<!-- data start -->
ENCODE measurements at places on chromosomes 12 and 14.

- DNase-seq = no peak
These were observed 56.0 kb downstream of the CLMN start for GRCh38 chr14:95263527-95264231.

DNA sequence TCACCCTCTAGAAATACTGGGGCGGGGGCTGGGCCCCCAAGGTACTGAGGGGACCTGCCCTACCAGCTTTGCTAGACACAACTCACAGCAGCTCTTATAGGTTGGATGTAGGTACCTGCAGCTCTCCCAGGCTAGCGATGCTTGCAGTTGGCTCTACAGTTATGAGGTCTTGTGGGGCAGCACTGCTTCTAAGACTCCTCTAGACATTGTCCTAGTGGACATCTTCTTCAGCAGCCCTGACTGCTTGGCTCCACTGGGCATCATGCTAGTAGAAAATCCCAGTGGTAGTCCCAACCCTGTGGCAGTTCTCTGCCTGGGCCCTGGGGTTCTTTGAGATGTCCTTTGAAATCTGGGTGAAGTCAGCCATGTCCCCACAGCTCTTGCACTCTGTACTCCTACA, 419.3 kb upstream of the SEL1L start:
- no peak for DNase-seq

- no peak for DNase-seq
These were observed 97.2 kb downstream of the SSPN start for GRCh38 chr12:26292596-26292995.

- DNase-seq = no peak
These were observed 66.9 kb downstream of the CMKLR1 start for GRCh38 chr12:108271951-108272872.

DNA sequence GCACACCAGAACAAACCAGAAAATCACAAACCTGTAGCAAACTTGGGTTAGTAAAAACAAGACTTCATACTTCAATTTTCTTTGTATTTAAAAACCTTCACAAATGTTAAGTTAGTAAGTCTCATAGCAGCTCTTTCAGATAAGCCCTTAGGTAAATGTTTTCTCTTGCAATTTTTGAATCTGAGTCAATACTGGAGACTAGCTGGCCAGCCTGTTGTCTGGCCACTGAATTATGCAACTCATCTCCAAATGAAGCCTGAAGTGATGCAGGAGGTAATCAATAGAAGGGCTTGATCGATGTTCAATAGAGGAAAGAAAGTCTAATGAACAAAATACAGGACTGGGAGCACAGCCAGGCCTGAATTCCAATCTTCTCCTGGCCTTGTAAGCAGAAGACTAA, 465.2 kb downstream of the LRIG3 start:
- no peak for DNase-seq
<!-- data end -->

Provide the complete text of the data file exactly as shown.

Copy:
ENCODE measurements at places on chromosomes 12 and 14.

- DNase-seq = no peak
These were observed 56.0 kb downstream of the CLMN start for GRCh38 chr14:95263527-95264231.

DNA sequence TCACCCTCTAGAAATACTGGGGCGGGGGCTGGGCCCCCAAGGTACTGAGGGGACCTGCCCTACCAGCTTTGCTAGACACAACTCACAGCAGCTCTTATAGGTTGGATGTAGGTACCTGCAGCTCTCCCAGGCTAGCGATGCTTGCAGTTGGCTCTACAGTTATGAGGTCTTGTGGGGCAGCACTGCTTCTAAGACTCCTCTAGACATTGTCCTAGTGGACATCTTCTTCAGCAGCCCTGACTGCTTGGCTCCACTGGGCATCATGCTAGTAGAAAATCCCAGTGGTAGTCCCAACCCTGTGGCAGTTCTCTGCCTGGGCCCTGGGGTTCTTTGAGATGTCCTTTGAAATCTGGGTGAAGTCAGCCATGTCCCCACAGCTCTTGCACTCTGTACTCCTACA, 419.3 kb upstream of the SEL1L start:
- no peak for DNase-seq

- no peak for DNase-seq
These were observed 97.2 kb downstream of the SSPN start for GRCh38 chr12:26292596-26292995.

- DNase-seq = no peak
These were observed 66.9 kb downstream of the CMKLR1 start for GRCh38 chr12:108271951-108272872.

DNA sequence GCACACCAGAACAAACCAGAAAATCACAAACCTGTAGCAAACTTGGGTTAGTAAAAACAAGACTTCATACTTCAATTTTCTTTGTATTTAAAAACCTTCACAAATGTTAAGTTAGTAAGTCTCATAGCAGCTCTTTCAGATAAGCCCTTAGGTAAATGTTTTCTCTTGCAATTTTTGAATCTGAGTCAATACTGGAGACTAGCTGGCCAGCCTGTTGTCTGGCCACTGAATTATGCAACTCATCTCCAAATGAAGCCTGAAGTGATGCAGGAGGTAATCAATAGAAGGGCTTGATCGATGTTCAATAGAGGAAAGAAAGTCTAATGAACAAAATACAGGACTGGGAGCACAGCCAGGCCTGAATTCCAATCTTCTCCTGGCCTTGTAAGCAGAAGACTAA, 465.2 kb downstream of the LRIG3 start:
- no peak for DNase-seq